The deal was supposed to bring hundreds of millions of dollars in Chinese financing to the U.S. wind power industry, all pulled together by a Dallas entrepreneur with long ties to China.
But five years later, E. Patrick Jenevein III and his partners are demanding that the state-owned Aviation Corp. of China pay them $2.3 billion after failing to come through on the promised financing and going behind their backs to buy a Minnesota airplane manufacturer Jenevein brought to their attention.
It’s a long way from 2009, when Jenevein, a member of the advisory council of the Dallas Committee on Foreign Relations, was doing interviews about the need to foster better U.S.-Chinese ties and proclaiming his startup firm Tang Energy – a reference to the Chinese dynasty – part of a new wave of cross-Pacific business deals.
“In China the state owns the enterprises, and it owns the court. So if you’re a state-owned company, you never have to worry about having a fair fight. And here they have a fair fight on their hands,” Jenevein, CEO of Tang, said Wednesday.
Now the two sides are locked in a legal battle over the breakdown of a partnership that at one point appeared poised to bring a Chinese wind power manufacturer to the United States with the support of Texas’ political elite.
In a demand for arbitration filed in June, Tang claimed that “a story that started with honor and optimism ended when one party refused to do what it promised and bragged about doing exactly that which it promised not to do.”
“Neither gushing national pride nor unfettered greed excuse a party from its contractual obligations,” Tang said.
The case came into public view last week when the U.S. subsidiary of the Chinese aviation company filed a federal suit claiming Jenevein and his partners were attempting to manipulate an agreed-upon arbitration hearing to their advantage.
Malcolm McNeil, an attorney representing the subsidiary, said the parent company never had a deal with Tang, only the subsidiary.
“AVIC is a non-signatory,” he said. “We don’t know what they’re up to, but generally you’re going to go after the company you think has the deepest pocket.”
According to court documents, Jenevein’s plan to use Chinese money to finance wind power development in the United States began in 1995 when he was introduced to Yih-Min Jan, a Chinese physicist. Jan helped Jenevein win a contract with the state-owned China National Petroleum Co., and soon the pair partnered to form Tang.
They helped bring U.S. power equipment to China and Chinese wind turbines to the United States. And in 2001, Tang made a deal with the Chinese aviation company to start up a wind turbine blade manufacturer in China, HT Blade. Soon the two companies had a new idea, financing U.S. wind energy with Chinese dollars through a Dallas-based startup optimistically named Soaring Wind.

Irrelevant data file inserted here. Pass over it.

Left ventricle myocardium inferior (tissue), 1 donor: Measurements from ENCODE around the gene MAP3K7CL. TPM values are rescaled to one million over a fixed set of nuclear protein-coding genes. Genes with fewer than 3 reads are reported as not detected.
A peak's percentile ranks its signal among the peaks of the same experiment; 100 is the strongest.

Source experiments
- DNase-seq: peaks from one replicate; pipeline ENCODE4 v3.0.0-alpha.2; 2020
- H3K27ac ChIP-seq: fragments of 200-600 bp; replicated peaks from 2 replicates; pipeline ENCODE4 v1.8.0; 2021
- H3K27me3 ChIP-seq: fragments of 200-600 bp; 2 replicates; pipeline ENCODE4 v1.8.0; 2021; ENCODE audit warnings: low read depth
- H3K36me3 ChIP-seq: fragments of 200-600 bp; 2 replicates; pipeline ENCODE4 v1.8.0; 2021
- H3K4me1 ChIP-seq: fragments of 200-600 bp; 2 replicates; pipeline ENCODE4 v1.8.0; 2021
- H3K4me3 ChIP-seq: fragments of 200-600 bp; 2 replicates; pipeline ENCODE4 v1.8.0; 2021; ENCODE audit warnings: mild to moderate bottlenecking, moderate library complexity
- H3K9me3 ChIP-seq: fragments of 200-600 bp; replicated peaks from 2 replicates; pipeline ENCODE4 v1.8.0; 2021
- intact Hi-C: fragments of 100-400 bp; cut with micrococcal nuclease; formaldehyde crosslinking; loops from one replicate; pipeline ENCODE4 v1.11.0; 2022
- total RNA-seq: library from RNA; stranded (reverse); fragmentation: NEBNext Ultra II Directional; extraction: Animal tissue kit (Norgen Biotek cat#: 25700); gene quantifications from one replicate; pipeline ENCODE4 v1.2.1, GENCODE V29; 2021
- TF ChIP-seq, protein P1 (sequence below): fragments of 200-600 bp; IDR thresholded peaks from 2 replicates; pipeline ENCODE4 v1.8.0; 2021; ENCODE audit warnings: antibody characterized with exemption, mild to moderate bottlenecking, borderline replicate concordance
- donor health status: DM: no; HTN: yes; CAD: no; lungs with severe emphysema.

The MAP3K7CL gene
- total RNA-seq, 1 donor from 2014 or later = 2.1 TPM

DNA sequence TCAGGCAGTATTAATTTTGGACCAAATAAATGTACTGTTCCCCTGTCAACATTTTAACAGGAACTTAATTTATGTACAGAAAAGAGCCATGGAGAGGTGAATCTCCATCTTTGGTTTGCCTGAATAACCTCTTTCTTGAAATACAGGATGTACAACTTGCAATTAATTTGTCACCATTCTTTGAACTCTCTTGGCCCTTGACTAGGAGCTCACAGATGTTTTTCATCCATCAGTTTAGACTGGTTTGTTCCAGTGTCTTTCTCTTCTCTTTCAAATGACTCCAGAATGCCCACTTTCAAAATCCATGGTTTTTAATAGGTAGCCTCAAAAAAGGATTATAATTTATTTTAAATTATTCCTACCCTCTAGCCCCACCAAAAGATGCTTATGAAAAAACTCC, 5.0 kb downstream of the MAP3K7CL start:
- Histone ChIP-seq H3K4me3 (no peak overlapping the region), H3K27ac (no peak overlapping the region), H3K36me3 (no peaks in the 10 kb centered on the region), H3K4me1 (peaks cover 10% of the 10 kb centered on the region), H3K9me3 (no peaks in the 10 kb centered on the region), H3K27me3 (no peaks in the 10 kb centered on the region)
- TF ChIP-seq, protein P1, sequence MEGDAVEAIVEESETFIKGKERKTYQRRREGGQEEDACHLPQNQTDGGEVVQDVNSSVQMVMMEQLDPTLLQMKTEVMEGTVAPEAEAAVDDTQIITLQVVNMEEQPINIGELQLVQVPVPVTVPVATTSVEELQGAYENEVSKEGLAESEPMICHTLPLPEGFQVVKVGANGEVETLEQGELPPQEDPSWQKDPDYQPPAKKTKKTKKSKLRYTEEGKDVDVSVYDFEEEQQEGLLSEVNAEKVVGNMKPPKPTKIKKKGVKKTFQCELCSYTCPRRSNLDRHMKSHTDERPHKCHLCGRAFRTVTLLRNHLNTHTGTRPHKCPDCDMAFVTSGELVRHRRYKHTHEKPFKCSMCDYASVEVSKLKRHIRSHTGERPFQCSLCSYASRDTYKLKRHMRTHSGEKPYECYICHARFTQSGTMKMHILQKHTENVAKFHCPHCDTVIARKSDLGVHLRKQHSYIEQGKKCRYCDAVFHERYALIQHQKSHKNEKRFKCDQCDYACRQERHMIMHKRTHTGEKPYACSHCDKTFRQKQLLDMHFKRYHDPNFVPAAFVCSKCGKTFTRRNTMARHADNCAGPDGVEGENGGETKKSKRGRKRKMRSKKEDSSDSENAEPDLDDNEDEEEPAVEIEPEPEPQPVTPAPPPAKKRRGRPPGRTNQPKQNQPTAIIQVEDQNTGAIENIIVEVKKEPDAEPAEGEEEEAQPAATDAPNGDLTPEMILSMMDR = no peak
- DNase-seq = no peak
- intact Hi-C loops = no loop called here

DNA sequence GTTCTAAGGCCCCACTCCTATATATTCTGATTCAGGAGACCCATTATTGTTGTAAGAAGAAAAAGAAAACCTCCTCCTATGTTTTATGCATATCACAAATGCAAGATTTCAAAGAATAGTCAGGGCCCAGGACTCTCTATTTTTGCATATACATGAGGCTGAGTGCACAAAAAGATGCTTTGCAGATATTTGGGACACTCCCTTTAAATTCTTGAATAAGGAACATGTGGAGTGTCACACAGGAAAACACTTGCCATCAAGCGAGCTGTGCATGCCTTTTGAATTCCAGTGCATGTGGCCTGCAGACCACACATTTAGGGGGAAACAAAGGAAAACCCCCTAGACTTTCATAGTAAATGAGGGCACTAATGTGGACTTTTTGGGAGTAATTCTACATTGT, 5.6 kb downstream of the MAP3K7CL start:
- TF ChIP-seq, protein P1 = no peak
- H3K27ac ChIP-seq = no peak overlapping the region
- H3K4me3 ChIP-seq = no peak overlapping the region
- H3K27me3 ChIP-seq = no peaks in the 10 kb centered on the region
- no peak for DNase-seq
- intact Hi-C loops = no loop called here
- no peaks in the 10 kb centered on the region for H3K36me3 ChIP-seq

In 2009, Tang announced $300 million in financing from the Chinese to help build close to 250 megawatts of wind power capacity at sites across the United States. A few months later came another announcement, that HT Blade was going to open a U.S. plant, creating around 1,000 jobs.
A U.S.-Chinese conglomerate, which included Dallas investor and Democratic fundraiser Cappy McGarr, had plans to build what would have been one of the largest wind farms in the country at 600 megawatts. The $1.5 billion project was to be located in West Texas and named Spinning Star. And Jenevein had a deal to supply the turbine blades.
The prospect of the plant opening in Texas was so great that Dallas Mayor Tom Leppert visited the turbine manufacturer’s operation in China. But the plant and the jobs never came to be.
Spinning Star’s bid to obtain $450 million in federal stimulus money and its Chinese business partners drew the scrutiny of U.S. Sen. Charles Schumer, D-N.Y., and others. And financing for wind projects dropped off after the global financial crisis.
A website for Spinning Star said the project was “still in development,” but an email to the company drew no response. The Electric Reliability Council of Texas, which manages the state’s grid, has no record of Spinning Star receiving permission to supply the grid.
After Spinning Star, relations between Tang and the Chinese deteriorated.
Jenevein claims the Chinese aviation company never provided the $300 million it promised. What’s more, in 2011 the state-owned company announced it was buying Cirrus Industries, the Minnesota aircraft manufacturer that Jenevein says he brought to their attention as a potential investment vehicle for Soaring Wind.
Now Tang is struggling to stay afloat, reduced to half a dozen staff.
“It would be sad for it to be over. But we committed to undertaking projects with AVIC, and to do it without AVIC, I’m not sure we could,” Jenevein said. “I don’t know what’s next yet. I wish I knew.”
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